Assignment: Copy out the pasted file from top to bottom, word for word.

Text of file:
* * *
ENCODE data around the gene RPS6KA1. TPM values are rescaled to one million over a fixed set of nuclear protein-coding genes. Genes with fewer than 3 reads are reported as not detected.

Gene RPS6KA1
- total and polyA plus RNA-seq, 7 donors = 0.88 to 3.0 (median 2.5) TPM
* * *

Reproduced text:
ENCODE data around the gene RPS6KA1. TPM values are rescaled to one million over a fixed set of nuclear protein-coding genes. Genes with fewer than 3 reads are reported as not detected.

Gene RPS6KA1
- total and polyA plus RNA-seq, 7 donors = 0.88 to 3.0 (median 2.5) TPM